Haiku 1, August 2011

WHR August 2011

Haiku Final selection

Leys Farm by Susumu Takiguchi

Again, a vast amount of submissions of haiku was made. One welcome trend which has begun to emerge is that poets are starting to attempt at writing something new, different and interesting rather than blindly following the predominant main stream of world haiku, which has now become more than boring. These attempts are not necessarily successful, which is the cost of such efforts. However, in a sense that is not the point. The real point is that it is heading in a right direction, leading, it is keenly hoped, to better things. Some of them, for this reason, I have selected for this issue even if their quality is not the highest.

As usual, those haiku which fall in the category of Vanguard haiku were few and far between. This is the radical end of all haiku. I urge poets to have courage, open mind and imagination to venture into this exciting zone of haiku. For those who are unfamiliar with our classification of haiku I reprint below the guidance published in the last issue with some modification.

…Some people are asking what on earth is Shintai haiku, or Vanguard haiku. The classification is just like the index titles of a filing cabinet in order to avoid unnecessary polemics about what is and what is not haiku. There are now so many different varieties of haiku that defining haiku seems to me to be almost like fighting a losing and pointless battle. So much so that we had better say that “Haiku is haiku if the author says so.” All that remains to be done is to ask the only right and essential question: Is it then good as a poem?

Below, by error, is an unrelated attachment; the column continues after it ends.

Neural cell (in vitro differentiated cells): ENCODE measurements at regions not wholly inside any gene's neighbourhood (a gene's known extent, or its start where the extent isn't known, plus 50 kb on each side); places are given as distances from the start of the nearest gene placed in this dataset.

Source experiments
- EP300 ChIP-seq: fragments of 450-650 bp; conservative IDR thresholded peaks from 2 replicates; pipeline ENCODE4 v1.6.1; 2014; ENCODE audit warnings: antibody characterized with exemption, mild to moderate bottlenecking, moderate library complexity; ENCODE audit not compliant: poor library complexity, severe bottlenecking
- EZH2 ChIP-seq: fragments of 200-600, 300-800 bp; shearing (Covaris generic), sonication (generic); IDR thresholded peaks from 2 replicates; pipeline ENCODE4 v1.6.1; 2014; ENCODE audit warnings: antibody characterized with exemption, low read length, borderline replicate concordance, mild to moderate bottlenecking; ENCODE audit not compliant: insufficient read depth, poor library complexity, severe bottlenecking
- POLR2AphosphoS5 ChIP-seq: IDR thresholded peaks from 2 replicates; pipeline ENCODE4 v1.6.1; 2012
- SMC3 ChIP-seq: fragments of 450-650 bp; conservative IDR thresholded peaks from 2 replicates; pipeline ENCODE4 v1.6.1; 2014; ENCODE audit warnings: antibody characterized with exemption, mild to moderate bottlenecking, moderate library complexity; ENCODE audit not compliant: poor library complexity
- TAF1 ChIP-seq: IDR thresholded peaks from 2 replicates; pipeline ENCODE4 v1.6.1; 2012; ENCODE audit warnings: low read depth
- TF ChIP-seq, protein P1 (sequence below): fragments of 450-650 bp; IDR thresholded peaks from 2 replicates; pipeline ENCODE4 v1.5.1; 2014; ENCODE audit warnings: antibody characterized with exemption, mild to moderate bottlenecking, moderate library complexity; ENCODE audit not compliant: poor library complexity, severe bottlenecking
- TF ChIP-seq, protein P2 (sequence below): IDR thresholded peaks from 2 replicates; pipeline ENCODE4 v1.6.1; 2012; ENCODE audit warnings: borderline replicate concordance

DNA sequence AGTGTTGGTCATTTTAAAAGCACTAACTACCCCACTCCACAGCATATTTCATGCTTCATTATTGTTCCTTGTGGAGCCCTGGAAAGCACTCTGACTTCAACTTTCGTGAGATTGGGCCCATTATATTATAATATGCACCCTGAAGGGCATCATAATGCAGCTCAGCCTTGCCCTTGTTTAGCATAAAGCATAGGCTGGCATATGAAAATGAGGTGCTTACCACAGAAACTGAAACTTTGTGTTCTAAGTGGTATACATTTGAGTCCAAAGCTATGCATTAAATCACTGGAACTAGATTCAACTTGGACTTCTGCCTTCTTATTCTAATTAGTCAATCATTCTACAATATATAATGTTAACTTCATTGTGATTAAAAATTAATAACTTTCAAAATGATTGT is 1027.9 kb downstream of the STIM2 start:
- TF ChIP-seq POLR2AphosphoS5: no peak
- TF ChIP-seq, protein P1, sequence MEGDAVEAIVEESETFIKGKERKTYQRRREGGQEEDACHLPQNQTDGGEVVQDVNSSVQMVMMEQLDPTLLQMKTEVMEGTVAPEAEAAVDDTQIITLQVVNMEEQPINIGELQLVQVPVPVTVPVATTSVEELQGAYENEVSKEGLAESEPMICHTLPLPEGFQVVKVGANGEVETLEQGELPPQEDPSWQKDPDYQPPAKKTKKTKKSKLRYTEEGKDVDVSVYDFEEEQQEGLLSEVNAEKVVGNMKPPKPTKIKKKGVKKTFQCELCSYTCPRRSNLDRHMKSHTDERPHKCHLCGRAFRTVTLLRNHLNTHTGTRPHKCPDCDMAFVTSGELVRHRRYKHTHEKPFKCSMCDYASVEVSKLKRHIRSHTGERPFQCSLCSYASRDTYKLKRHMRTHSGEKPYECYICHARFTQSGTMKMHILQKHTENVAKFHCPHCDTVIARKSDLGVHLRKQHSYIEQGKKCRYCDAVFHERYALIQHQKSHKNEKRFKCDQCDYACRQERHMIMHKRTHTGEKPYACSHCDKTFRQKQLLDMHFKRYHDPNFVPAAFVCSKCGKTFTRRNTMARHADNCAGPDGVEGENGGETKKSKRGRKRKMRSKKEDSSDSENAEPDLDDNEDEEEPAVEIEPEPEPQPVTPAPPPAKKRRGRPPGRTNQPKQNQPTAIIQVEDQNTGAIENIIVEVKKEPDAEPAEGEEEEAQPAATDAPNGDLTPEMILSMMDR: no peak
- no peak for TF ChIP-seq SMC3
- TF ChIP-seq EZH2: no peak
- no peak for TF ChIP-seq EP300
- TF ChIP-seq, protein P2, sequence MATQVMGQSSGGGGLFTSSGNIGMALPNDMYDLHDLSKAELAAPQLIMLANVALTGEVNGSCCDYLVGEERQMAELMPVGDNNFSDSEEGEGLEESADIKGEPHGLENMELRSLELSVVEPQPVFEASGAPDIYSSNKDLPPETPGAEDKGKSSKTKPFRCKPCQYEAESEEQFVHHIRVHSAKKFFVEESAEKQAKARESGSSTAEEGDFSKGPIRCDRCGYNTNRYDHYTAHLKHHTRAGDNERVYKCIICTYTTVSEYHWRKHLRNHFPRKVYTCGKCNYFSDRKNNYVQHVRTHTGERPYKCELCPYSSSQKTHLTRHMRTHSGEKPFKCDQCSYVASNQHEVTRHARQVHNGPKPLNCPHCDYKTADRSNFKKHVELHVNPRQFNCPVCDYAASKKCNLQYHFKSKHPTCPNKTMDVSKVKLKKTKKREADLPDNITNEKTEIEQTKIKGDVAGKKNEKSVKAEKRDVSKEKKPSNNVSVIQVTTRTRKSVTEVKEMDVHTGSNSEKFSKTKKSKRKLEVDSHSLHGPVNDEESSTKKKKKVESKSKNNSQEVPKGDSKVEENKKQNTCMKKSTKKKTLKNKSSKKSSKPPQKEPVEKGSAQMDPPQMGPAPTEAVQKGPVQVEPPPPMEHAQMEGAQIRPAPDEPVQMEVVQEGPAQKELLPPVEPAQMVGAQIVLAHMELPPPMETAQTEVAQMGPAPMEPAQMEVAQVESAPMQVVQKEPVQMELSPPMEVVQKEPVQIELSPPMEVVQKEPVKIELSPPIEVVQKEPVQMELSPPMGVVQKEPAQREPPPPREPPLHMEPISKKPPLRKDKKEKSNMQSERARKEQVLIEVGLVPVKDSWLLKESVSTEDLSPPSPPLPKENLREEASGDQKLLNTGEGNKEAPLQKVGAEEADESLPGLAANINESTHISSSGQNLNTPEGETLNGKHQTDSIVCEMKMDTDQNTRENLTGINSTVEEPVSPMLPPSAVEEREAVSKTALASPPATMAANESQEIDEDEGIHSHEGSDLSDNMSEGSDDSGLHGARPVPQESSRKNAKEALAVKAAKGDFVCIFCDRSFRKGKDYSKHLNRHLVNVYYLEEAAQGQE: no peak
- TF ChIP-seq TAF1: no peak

All haiku poems can conveniently be divided into three categories according to how traditional or radical they are. This is more of a practical classification than of an academic one. The most traditional end is grouped together under the Neo-classical with stringent kigo or 5-7-5 rules. The most radical (freest) end is classified as the Vanguard. Anything between these two falls into the Shintai (or new-style). The borderline cases can go either category depending on the perception of a haiku poet who creates or reads them. And whichever category they may go, it does not matter. Such a preoccupation is “academic”…

Neo-Classical Haiku

First Place

Tonight let’s seesaw

between heaven and earth

on the crescent moon

Riitta Rossilahti

Second Place

hidden pond

frog after frog echoes

the one before

Bruce Ross

Third Place

tuffo di rana

riecheggia il suono in mille

piccole onde

frog's plunge

the sound echoes throughout

thousand small waves

Felice Vinci

Seven Honourable Mentions (In no particular order)

a black-yellow moth...

on the wall of our home, the day

after my sister-in-law died

Natsumi kosuge


does the summer wind go

where you have gone

André Surridge

with the world at rest

the firefly becomes busy

lighting the darkness

Priscilla Lignori


(In no particular order in terms of merit but mostly in the alphabetical order of authors’ surname)

past the chimney

December stars


Steve Addiss

Summer dawn

bamboo leaves rustle

earth song.

Siddhartha Borkakati

evening sunlight

threading the mist

pine needles

Nana Fredua-Agyeman

lavender spikes

tangled in bindweed

morning heat

Ann K. Schwader

announcing the rain

smell of

the parched earth

Gillena Cox

first warm day

the kitchen wind chime

finds its voice

Susan Constable

under a leaf

wandering caterpillar

summer's end

evening shower

swimming pool filling

into laughter

summer sunset –

changing colour of

rising waves

Ramesh Anand

love to smell

the neighbour’s red roses-

they grow over my fence

Winona Baker

at the edge of summer

going more slowly

through the rain

Gerd Boemer

a butterfly

bangs into my head –

summer’s end

Owen Bullock

summer breeze –